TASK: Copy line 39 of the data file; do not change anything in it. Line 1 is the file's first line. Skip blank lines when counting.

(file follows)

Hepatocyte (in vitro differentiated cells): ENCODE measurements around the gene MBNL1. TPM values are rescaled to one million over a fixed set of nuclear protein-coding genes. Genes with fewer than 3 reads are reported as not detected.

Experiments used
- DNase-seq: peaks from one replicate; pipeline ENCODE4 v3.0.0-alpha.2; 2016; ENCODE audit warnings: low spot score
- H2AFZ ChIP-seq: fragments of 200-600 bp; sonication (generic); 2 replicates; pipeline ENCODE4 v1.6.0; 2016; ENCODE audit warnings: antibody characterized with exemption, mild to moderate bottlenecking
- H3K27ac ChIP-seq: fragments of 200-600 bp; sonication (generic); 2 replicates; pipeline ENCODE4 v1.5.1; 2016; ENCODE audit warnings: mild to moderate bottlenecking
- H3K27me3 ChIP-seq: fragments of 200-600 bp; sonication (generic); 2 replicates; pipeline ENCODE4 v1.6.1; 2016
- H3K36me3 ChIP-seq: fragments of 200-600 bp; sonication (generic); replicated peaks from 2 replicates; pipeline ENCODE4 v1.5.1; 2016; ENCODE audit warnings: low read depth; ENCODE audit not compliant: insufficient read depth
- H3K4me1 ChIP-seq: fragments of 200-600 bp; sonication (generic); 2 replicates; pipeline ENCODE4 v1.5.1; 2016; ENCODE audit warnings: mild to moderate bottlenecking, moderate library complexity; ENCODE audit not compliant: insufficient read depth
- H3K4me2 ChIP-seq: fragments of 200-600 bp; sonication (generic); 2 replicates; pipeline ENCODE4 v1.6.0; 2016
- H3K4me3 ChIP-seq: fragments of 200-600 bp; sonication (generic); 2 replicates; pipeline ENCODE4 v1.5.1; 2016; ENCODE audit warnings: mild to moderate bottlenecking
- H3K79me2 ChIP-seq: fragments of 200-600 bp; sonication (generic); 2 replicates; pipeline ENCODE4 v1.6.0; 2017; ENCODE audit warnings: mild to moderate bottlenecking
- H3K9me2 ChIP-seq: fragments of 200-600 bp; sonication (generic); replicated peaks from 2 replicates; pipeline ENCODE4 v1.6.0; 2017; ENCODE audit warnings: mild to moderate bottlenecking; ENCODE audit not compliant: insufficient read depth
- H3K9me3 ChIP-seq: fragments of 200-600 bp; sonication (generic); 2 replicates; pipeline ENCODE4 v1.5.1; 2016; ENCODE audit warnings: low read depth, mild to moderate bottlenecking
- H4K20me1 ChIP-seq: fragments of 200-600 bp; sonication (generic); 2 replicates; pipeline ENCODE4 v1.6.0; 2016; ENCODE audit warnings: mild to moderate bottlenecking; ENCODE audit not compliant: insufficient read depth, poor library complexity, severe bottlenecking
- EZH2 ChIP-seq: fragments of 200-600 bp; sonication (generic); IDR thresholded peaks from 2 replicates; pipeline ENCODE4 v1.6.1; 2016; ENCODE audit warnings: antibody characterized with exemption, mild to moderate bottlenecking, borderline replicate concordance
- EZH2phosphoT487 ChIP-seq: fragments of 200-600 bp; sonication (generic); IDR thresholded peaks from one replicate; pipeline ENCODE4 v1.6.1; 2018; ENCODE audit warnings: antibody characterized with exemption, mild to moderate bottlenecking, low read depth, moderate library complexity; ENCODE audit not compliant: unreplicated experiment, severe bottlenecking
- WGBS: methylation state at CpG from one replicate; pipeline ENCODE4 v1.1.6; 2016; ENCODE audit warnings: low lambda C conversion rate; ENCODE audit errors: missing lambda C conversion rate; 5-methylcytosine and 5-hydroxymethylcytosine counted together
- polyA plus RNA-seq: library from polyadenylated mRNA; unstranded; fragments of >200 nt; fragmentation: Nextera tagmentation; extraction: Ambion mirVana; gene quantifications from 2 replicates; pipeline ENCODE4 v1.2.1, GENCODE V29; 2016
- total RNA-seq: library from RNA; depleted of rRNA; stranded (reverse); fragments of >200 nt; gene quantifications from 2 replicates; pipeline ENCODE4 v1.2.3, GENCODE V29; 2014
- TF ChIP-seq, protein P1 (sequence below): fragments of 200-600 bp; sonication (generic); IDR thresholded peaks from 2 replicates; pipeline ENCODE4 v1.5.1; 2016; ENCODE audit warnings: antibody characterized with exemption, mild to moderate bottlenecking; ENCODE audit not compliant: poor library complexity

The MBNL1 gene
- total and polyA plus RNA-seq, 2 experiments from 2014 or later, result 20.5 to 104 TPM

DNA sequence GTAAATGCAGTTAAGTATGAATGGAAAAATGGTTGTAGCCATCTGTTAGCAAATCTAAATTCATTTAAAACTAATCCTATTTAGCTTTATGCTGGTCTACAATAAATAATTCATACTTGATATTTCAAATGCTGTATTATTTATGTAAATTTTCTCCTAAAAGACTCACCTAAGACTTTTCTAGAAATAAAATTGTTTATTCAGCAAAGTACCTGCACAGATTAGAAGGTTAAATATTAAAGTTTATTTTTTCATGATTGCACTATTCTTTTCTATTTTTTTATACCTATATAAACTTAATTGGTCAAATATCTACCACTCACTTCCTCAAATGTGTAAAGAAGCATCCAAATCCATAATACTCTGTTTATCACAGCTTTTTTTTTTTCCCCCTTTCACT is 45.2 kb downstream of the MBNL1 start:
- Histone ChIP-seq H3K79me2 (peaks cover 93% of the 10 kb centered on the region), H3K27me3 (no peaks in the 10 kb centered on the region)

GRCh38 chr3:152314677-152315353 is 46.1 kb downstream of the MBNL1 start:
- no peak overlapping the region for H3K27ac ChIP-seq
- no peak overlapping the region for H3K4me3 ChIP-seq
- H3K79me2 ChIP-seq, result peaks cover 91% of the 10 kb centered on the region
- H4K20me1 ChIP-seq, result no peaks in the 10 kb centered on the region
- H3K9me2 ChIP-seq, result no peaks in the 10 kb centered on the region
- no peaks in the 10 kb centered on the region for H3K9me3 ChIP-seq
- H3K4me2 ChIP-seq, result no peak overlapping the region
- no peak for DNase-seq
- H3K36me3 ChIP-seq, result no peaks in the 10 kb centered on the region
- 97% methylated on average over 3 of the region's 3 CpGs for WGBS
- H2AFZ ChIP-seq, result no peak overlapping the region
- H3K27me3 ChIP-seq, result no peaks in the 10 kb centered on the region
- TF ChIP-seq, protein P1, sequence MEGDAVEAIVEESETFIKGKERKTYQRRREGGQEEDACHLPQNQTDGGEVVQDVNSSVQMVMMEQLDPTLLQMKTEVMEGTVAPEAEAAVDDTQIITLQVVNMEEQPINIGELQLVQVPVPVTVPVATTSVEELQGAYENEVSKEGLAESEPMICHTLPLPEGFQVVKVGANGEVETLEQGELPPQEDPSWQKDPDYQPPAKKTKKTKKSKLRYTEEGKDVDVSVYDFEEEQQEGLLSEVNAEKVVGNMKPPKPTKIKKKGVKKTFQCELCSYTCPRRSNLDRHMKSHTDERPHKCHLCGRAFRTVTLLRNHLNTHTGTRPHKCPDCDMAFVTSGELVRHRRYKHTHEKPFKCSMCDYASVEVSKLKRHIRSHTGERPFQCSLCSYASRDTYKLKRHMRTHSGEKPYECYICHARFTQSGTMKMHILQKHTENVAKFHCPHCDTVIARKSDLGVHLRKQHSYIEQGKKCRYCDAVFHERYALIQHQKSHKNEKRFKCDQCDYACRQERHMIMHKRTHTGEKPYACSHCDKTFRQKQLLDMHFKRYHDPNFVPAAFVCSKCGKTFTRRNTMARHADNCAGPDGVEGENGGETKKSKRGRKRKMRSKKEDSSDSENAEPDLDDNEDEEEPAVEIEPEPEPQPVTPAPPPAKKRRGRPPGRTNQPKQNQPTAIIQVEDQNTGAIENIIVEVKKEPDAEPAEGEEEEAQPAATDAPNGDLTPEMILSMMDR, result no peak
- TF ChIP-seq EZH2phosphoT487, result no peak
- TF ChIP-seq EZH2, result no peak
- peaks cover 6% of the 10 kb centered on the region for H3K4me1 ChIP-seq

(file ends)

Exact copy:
- TF ChIP-seq EZH2phosphoT487, result no peak